“He has been popular wherever he has played,” Montreal’s Gazette summed up in 1926, as Berlinguette’s playing days wound down. “Not a brilliant star, he was a hard-working, serious player who attended strictly to hockey, but with it always commanded the respect of players and crowd alike.”

Towards the end of his career, 1924-25, he spent a season with the fledgling Montreal Maroons, and the following year, his last in the NHL, he jumped to another expansion team, the Pittsburgh Pirates, where his old teammate Odie Cleghorn was the playing coach. While the Maroons’ Nels Stewart won the Hart Trophy that year as the league’s MVP, the Gazette acknowledged a nod to Berlinguette in the voting:

A striking tribute to his popularity was the action of one of the judges … who when filing his votes for the league’s most useful player, gave one for Berlinguette purely on his personality and the service he had rendered the Pittsburgh club on and off the ice through his geniality.

He signed on in the fall of 1926 as the playing coach of Les Castors de Quebec in the Can-Am League. He subsequently worked a whistle as an NHL referee, and later coached the Fredericton Millionaires in the New Brunswick Hockey League, though not for long. In 1930, he turned his efforts from hockey to work full-time for Ontario’s forestry service. Louis Berlinguette died in Noranda in 1959 at the age of 72.

Montreal’s 1918-19 Canadiens. Back row, left to right: Manager George Kennedy, Didier Pitre, Louis Berlinguette, Billy Coutu, Jack McDonald, trainer A. Ouimet. Front row, from left: Coach and captain Newsy Lalonde, Odie Cleghorn, Bert Corbeau, Joe Hall, Georges Vézina.

series not completed

“The odds will be in our favour,” Pete Muldoon declared this week, a long 101 years ago, “and we’ll use them to good advantage. We are due to win and I am as confident as I am of standing here that the Mets will give the Frenchmen a licking.”

As coach of the Seattle Metropolitans in the spring of 1919, Muldoon had watched his charges, the powerful PCHA champions, battle the NHL’s Montreal Canadiens for the Stanley Cup through five gruelling games. Each team had won a pair of games, while another had ended, goalless, with no decision. Though the Canadiens had prevailed in the fifth game, taking a Saturday-night game on March 29 by a score of 4-3, the hometown Mets were presumed to have the upper hand going into the deciding game on Tuesday, April 1, given that it would be played under west-coast rules.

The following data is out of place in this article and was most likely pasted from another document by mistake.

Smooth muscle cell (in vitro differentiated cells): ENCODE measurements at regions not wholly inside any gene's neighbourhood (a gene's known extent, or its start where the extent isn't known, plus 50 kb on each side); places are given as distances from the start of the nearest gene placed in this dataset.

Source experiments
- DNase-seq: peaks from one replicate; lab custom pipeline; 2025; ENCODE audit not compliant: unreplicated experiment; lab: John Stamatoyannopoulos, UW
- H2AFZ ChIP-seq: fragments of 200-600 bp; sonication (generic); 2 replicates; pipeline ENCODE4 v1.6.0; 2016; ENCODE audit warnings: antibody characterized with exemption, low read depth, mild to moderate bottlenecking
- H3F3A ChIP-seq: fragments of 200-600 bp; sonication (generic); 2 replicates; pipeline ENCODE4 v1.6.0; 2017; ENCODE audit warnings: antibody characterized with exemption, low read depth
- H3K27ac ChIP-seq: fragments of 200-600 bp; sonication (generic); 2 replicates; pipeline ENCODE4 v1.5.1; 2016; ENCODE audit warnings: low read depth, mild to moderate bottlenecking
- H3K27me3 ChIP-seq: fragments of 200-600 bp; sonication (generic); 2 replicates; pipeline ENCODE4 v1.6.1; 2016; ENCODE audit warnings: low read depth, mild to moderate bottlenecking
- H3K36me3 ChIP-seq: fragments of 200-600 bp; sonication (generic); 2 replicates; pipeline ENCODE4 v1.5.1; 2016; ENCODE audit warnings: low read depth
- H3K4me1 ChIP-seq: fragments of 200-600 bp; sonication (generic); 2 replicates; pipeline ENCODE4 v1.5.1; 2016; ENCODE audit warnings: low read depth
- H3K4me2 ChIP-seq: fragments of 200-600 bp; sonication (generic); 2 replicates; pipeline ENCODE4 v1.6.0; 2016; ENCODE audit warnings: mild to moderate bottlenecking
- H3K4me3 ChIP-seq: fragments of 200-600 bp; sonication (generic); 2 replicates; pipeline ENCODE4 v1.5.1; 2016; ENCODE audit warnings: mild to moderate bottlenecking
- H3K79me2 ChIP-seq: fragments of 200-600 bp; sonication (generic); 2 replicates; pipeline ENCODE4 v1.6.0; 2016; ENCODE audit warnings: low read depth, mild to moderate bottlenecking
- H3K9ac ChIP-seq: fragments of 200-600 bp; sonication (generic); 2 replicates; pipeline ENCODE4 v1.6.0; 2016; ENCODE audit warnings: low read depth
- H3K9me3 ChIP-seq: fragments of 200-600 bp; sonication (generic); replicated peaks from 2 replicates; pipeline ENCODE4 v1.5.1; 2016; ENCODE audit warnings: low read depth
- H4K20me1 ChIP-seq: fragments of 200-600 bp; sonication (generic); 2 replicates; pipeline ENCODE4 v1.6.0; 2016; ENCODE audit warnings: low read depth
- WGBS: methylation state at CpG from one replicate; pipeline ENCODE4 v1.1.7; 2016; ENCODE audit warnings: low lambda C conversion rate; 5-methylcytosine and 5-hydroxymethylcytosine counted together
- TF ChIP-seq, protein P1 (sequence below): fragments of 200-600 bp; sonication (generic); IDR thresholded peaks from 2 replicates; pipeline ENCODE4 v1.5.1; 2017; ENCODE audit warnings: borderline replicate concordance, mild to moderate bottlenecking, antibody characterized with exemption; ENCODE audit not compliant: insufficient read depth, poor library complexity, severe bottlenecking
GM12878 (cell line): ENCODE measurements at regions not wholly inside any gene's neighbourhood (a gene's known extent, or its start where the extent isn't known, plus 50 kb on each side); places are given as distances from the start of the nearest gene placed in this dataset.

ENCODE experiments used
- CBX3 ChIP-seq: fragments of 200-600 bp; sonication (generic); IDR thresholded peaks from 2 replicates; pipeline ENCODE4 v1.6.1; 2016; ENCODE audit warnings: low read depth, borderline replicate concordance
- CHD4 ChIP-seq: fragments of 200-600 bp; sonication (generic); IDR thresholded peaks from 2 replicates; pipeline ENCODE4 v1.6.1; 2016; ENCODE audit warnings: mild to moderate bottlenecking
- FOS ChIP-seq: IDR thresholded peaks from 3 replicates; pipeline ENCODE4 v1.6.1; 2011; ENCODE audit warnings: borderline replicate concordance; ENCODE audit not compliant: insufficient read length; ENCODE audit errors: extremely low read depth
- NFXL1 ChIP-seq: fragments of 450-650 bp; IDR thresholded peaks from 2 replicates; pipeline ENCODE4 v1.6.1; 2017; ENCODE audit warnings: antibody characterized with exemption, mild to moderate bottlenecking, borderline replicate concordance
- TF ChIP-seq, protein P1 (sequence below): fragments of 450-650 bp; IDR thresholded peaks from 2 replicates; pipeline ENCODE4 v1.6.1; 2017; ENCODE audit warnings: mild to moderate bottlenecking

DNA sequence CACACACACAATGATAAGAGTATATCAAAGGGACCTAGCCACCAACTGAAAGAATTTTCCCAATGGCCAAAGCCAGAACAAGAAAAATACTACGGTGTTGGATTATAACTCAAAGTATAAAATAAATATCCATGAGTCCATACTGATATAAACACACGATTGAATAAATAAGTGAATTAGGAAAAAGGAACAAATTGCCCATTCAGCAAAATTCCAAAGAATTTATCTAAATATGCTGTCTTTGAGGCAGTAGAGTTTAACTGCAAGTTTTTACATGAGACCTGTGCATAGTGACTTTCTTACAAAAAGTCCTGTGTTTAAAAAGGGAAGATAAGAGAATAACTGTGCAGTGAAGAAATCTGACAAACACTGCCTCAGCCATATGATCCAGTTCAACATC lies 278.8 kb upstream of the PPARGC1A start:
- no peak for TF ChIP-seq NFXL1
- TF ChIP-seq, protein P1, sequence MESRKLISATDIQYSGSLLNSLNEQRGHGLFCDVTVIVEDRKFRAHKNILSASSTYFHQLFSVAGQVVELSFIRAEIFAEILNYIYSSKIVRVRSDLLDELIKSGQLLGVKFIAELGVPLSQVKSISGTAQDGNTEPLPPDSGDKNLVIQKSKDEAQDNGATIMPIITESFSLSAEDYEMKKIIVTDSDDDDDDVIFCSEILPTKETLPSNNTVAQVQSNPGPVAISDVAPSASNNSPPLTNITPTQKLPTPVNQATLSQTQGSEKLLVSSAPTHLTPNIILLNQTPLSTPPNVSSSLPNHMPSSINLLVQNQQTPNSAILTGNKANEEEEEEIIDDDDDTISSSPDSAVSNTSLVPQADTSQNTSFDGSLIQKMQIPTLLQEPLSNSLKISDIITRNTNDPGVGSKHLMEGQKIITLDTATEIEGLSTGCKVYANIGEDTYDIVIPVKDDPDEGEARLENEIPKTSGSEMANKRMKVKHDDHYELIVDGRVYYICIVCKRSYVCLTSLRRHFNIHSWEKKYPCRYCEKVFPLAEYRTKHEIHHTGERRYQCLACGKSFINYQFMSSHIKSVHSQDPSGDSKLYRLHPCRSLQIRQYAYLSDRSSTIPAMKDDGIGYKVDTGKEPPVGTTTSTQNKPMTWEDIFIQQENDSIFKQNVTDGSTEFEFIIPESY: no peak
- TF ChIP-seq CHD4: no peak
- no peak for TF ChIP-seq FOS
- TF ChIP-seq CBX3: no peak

The game, of course, was never played. With members of both teams suffering from symptoms of Spanish flu, Muldoon announced that the game was off: the series would remain undecided. From Seattle’s Ice Arena, the focus now shifted to the city’s Providence Hospital, to which several of the local Mets were transferred. As for the Canadiens, five players were ill, along with manager George Kennedy. While Habs’ coach and captain Newsy Lalonde, Bert Corbeau, and Louis Berlinguette were under medical care in their rooms at the Georgian Hotel, the team’s two worst cases, Joe Hall and Jack McDonald, were admitted to the Columbus Sanitarium. As has been much discussed in this strange, unsettling we’re living through a century later, all the hockey patients but one survived the 1919 virus. On Saturday, April 5, a week after he’d skated in his last hockey game, Joe Hall died of pneumonia. He was 37. He was buried three days later in Vancouver.

Commemorating the grim anniversary of those incomplete Stanley Cup finals, illustrator Robert Ullman has a graphic feature, Skating On Thin Ice, up this week at The Nib, the online journal of political and non-fictional comics out of Portland, Oregon: you can find it here. A hockey fan ever since the day, as an 8-year-old, he watched the U.S. Olympic team overthrow the mighty Soviets in 1980, Ullman lives and draws in Richmond, Virginia. His ongoing series of puckish history books, Old-Timey Hockey Tales, is worth tracking down.

(Images courtesy of Robert Ullman)

called off, 1919

With the NHL looking like it will today follow the NBA’s decision last night to suspend its season indefinitely due to the coronavirus pandemic, a grim glance back to 1919 when the Stanley Cup Finals were abandoned in Seattle before a winner could be decided. As reported here in a Vancouver newspaper, on Tuesday, April 1 of that year, with the Montreal Canadiens and Seattle Metropolitans set to play a sixth and deciding game for hockey’s championship, the series was called off as an outbreak of the virulent Spanish flu sickened players from both teams. It was the first time since the Stanley Cup was inaugurated in 1893 that it went unwon. (The only other Cupless year — to date — was 2005, when a labor dispute wiped out the NHL season.) For Montreal defenceman Joe Hall, the outcome was as dire as it could have been — on April 5, 1919, at three o’clock in the afternoon, he died at Seattle’s Columbus Sanitarium.